How is that going to impact the ACC?
Well, it used to be that any ACC team that finished .500 or better overall, would get an NIT bid, almost automatically.
That's no longer the case. League officials simply don't know what it's going to take. The Clemson-FSU loser probably will get an NIT bid. But what about N.C. State, which enters the ACC Tournament at 15-14? And does Wake Forest, 14-15 at the moment, have a chance with two tournament wins?
Nobody's quite sure how those two teams stand. That's why the NIT selection show, which will be televised on ESPN Sunday night soon after the NCAA selection show airs on CBS, will be closely watched in places such as Raleigh and Winston-Salem.
Before we consign the 2007 regular season to the dustbin of history, let's take one last look at the ACC's amazingly unbalanced schedule. Now that all the games are done, we can rank the 12 schedules, based on the ACC won-loss record of the opponents each school played - teams that each team played twice counting twice; teams that each team played once, counting once. And just to avoid corrupting the data, each team's own won-loss record is subtracted from the totals (since the best teams would naturally lower the won-loss record of their opponents and vice versa).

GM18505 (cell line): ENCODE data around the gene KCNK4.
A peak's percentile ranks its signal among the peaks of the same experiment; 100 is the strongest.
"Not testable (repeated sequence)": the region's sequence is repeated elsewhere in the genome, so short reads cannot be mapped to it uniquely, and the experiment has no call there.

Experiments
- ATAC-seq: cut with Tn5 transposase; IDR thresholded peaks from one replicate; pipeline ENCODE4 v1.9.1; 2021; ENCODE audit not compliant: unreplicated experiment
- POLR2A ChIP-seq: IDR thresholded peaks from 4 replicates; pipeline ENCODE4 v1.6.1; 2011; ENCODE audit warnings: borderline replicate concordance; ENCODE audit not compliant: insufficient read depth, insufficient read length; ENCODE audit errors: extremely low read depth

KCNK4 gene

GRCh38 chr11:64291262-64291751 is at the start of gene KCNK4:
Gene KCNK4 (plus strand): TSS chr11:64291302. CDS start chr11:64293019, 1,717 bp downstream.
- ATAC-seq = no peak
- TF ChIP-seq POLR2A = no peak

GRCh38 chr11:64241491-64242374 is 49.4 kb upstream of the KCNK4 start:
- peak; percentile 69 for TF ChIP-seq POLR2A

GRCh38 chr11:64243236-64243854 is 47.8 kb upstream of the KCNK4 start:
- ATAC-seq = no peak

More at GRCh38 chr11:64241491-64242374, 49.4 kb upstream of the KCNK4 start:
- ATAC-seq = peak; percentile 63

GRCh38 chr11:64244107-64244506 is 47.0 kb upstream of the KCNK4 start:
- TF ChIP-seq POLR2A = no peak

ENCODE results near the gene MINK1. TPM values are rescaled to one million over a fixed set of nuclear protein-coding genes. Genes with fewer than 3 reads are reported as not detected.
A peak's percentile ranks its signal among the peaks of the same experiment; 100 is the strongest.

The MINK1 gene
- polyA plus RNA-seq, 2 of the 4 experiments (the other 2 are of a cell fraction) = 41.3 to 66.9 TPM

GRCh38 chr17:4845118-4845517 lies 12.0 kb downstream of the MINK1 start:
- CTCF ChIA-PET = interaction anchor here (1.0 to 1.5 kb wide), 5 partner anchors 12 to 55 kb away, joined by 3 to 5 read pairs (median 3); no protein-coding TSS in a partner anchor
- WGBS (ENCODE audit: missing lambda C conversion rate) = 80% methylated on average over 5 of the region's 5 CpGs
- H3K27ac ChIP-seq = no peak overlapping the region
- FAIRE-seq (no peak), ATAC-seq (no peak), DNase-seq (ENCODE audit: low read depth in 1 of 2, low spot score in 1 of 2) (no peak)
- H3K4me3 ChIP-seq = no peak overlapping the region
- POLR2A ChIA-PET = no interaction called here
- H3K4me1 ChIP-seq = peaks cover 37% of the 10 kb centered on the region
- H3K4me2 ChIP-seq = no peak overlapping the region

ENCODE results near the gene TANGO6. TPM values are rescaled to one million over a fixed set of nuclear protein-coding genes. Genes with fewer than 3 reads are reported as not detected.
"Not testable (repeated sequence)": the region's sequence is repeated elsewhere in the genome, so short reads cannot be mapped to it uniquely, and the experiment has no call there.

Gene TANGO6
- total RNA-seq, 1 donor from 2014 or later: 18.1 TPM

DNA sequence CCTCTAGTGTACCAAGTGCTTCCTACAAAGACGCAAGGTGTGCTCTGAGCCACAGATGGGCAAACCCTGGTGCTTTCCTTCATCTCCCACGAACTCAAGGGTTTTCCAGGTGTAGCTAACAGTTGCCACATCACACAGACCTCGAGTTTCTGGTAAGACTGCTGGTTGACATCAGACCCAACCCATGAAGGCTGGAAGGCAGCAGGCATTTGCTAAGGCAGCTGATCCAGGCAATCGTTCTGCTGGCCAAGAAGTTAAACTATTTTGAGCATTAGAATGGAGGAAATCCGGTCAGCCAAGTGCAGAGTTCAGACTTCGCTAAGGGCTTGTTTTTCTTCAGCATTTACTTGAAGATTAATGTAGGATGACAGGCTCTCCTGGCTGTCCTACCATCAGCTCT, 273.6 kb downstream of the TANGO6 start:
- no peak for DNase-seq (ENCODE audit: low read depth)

Here's the ACC ranked by schedule strength:
1. N.C. State 127-113
2. Duke 126-114
3. Miami 123-117
(tie) Clemson 123-117
5. Virginia Tech 121-119
6. Florida State 119-121
(tie) Wake 119-121
8. Georgia Tech 118-122
(tie) Maryland 118-122
9. Boston College 116-124
(tie) North Carolina 116-124
12. Virginia 114-126
Interesting that the two top teams in the standings played the two weakest ACC schedules. Of course, since they don't get to play themselves, that hurts their strength of schedule. Still, Virginia's 16 opponents were collectively two games worse than UNC's slate. Duke and Georgia Tech ended up with exactly the same ACC record - while the Jackets played a schedule that was eight games easier.
Of the top teams, Virginia Tech played the toughest schedule - seven games tougher than Virginia.
In view of the wide disparity in ACC schedules, it's hard to buy the coaches' long-time argument that the regular season represents the best way to determine a champion.